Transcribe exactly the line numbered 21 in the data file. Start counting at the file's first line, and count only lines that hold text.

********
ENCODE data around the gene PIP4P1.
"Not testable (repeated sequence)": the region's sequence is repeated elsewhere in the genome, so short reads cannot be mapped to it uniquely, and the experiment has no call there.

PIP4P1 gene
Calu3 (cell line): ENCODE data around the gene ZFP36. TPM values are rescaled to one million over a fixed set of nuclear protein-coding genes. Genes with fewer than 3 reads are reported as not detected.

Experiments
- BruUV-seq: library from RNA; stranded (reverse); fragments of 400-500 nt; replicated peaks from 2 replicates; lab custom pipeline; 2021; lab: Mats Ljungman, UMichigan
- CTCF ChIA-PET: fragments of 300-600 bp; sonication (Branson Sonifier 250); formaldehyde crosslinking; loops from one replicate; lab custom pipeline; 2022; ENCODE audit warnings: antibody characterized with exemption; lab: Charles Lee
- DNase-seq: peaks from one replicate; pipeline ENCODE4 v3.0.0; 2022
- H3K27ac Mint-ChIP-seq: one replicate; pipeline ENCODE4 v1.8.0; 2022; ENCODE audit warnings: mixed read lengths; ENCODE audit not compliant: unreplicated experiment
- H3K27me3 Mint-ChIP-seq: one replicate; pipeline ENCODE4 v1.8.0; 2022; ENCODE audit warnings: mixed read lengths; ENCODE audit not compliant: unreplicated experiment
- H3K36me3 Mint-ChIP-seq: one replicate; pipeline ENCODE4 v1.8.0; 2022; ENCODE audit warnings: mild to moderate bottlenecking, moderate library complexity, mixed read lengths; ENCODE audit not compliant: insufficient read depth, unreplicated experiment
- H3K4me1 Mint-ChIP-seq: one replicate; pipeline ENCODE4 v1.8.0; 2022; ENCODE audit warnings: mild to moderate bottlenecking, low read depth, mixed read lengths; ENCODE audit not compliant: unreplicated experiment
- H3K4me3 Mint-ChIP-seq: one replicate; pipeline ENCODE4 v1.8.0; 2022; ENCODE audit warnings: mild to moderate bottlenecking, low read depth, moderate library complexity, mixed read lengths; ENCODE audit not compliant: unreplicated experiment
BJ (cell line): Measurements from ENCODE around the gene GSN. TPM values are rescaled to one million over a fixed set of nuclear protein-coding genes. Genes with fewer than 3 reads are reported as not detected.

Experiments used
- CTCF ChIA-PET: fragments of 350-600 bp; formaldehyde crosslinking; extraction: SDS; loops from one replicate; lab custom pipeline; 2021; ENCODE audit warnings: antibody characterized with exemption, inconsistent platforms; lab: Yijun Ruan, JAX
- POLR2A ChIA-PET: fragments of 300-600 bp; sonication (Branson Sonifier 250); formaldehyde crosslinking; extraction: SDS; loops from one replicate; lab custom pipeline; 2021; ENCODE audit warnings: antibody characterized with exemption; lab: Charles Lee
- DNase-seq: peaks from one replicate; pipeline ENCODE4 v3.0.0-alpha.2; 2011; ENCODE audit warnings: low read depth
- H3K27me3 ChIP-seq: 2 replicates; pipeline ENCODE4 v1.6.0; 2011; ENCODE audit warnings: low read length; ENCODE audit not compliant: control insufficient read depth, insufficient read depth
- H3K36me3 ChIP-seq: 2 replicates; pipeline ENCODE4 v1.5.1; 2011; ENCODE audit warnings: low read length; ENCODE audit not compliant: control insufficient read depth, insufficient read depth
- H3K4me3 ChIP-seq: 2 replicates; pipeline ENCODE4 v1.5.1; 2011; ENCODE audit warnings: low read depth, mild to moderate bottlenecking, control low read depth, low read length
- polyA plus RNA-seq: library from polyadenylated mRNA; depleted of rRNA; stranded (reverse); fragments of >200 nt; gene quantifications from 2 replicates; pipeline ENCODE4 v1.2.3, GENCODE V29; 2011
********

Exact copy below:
- H3K4me3 ChIP-seq: 2 replicates; pipeline ENCODE4 v1.5.1; 2011; ENCODE audit warnings: low read depth, mild to moderate bottlenecking, control low read depth, low read length